MESSENGER tank pressurization

From: Richard Clark (rclark@lpl.arizona.edu)
Date: Sat Nov 19 2005 - 03:43:35 EST

  • Next message: Leo Barhorst: "Lb Superbird A obs 2005 Nov 19"

    Well, on topic if something goes wrong...
    
    I'm posting this for a friend at the MESSENGER operations and control
    center at JHU who informs me of an upcomming critical event. In the event
    of something going wrong there could possibly be something visible to
    observers on Earth within a limited geographical area. She has set up an
    email contact for questions or reports (should that come to pass) and I
    will also forward any discussion from the list.
    
    ------
    
    On 21 November, day of year 325, shortly after 14:30 UT, MESSENGER is
    going to pressurize the oxygen tank in the delta-V thruster system.
    
    If all goes well, there'll be nothing to see. However, this is a critical
    event and there have been cases of spacecraft being lost during these
    activities. Some of the failure modes could be observable to well equiped
    properly situated observers on Earth.
    
    This is a 'real time' activity (1-way light time is 3.5 minutes)-- there
    are pauses to wait for confirmation of successful completion at a couple
    of steps leading up to and during the pressurization so we can't be too
    certain about the timing. The current timeline calls for:
    
     14:30 begin preparatory commanding from ground
     15:06 poll system engineers for readiness to execute pressurization macro
     15:13 begin ox tank pressurization
     15:25 verify pressurization macro completed
    
    Actual events could be delayed, but should not occur earlier than this.
    
    Visibility:
    
    A serious failure of the O2 tank or pressurization system could also
    result in rupture of an adjacent hydrazine tank. We have very crudely
    estimated that such a failure could be as bright as mag 21. Quite
    challenging, though there should be a number of groundbased observers who
    can reach that deep.
    
    Also quite limiting is the geographical window for visibility, given the
    spacecraft proximity to the sun for Earthbound observers.
    
    MESSENGER is near the ecliptic at 30 deg western elongation from the sun,
    .42 au from Earth and .66 from the sun. Extreme western Canada, Alaska,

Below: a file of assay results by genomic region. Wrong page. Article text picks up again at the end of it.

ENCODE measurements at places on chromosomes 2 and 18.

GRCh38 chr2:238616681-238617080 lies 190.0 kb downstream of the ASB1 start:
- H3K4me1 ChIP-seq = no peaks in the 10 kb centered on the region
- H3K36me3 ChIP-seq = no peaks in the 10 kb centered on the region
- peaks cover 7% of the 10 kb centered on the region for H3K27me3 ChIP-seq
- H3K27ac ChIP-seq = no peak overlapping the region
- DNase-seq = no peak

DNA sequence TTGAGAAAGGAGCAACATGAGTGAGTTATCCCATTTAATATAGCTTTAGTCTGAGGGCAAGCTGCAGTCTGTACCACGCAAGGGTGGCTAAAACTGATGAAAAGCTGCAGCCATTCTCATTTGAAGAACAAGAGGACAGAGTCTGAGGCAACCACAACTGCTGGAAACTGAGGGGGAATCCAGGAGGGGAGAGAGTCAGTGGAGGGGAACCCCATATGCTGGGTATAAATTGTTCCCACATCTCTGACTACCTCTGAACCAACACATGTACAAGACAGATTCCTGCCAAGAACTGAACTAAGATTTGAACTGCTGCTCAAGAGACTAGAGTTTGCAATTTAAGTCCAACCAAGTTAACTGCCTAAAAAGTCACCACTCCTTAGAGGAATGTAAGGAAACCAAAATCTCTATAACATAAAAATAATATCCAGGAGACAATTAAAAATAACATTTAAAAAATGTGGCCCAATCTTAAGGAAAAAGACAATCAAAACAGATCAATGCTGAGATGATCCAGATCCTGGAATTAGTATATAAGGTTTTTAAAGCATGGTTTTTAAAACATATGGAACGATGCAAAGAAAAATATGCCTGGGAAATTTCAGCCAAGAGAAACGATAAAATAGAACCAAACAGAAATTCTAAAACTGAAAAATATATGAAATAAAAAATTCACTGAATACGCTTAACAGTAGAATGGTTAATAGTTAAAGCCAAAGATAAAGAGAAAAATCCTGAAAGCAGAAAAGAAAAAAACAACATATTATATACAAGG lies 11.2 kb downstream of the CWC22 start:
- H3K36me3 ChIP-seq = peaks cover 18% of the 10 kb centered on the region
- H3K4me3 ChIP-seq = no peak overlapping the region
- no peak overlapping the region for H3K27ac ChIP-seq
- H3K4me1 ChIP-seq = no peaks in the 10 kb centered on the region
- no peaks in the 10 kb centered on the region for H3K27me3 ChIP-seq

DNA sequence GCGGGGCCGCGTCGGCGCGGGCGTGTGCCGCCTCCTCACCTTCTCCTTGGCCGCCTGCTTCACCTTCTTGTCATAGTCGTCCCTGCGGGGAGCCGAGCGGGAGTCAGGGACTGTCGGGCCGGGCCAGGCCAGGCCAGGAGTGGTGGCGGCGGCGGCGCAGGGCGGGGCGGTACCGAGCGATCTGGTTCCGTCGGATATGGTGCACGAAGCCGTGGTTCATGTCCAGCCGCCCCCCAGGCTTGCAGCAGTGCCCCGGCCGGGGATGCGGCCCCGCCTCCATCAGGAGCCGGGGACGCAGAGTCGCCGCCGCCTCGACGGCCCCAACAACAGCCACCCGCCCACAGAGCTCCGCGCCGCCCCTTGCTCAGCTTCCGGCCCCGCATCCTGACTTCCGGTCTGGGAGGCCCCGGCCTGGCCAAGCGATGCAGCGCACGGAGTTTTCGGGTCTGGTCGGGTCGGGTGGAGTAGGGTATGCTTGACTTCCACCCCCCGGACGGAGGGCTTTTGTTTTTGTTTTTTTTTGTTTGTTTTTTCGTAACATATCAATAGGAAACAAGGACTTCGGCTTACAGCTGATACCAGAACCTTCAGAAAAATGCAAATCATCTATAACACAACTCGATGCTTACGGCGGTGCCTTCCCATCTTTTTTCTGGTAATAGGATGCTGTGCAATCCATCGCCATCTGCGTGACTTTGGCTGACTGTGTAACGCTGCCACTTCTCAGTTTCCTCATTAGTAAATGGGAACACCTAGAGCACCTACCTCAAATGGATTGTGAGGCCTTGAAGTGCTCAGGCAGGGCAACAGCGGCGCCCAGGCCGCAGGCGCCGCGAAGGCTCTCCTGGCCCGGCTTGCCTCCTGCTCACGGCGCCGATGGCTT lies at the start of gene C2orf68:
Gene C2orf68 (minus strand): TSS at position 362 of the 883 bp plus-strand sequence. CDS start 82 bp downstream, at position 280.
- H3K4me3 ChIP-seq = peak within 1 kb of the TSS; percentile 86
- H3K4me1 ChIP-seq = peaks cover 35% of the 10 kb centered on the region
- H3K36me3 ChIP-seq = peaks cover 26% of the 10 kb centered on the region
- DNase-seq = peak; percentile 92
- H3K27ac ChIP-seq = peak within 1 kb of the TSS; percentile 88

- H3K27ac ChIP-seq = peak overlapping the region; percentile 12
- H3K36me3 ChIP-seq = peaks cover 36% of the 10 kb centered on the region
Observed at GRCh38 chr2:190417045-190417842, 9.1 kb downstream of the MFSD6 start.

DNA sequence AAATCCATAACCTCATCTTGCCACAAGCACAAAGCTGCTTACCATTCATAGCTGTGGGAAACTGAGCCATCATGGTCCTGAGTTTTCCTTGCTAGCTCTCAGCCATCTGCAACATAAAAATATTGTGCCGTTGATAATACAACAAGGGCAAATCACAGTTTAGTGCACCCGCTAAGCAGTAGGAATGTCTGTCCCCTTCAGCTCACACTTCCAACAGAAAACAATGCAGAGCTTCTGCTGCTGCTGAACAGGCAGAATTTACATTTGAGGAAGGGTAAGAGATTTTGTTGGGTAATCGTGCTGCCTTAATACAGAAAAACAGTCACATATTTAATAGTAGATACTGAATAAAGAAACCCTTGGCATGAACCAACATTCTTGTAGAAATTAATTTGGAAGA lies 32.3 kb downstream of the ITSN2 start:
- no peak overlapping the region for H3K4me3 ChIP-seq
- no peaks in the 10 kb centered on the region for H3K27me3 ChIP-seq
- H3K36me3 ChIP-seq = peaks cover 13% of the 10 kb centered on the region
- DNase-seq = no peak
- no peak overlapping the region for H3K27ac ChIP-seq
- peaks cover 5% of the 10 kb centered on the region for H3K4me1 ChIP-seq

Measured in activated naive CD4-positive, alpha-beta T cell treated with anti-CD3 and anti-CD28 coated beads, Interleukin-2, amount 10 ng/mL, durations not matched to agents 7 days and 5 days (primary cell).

and the eastern Pacific will have the best chance for visibility.
    
    Hawaii is ideally placed, based on the nominal timeline. Using Honolulu as
    a proxy for both the Big Island and Maui...
    
    Honolulu:
     Date__(UT)__HR:MN     R.A.__(a-apparent)__DEC Azi_(a-appr)_Elev
    ****************************************************************
     2005-Nov-21 14:30  m  13 43 42.80 -14 03 07.6 104.6721  -1.0834
     2005-Nov-21 14:45  r  13 43 43.99 -14 03 07.3 106.0467   2.2903
     2005-Nov-21 15:00  m  13 43 45.18 -14 03 07.0 107.4816   5.6403
     2005-Nov-21 15:15  m  13 43 46.36 -14 03 06.7 108.9867   8.9633
     2005-Nov-21 15:30 Am  13 43 47.54 -14 03 06.4 110.5734  12.2557
     2005-Nov-21 15:45 Am  13 43 48.71 -14 03 06.1 112.2542  15.5130
     2005-Nov-21 16:00 Nm  13 43 49.88 -14 03 05.8 114.0428  18.7302
    ****************************************************************
    ('m' is moon up, 'r' is target rise, 'A' is astronomical twilight)
    
    
    Here are the geocentric coordinates from Horizons:
    
    Geocentric RA/DEC
     Date__(UT)__HR:MN     R.A.__(a-apparent)__DEC             r         delta
    **************************************************************************
     2005-Nov-20 12:00     13 41 37.85 -14 04 34.3  0.6627197982  0.4121169908
     2005-Nov-21 00:00     13 42 32.94 -14 03 44.3  0.6606331586  0.4174553376
     2005-Nov-21 12:00     13 43 29.50 -14 03 06.4  0.6585710703  0.4228467929
     2005-Nov-22 00:00     13 44 27.54 -14 02 40.6  0.6565342985  0.4282909228
     2005-Nov-22 12:00     13 45 27.05 -14 02 26.6  0.6545236118  0.4337872680
    
    The JPL Horizons site (http://ssd.jpl.nasa.gov) recognizes 'MESSENGER' as
    the spacecraft name and can provide detailed topocentric ephemerides for
    specific locations.
    
    Of course the goal here is to see nothing since the operation will go
    smoothly and MESSENGER will continue on to Mercury and return a wealth of
    new science! But in the event of loss of contact with the spacecraft this
    next monday...
    
    If anyone out in the eastern Pacific feels up to an observing challenge,
    questions or reports can be sent to msgr_helen@yahoo.com.
    
    Helen Hart, Mission Analyst
    Space Science Mission Operations
    Johns Hopkins University, Applied Physics Laboratory
    msgr_helen@yahoo.com
    
    --
    Richard Clark
    rclark@lpl.arizona.edu
    
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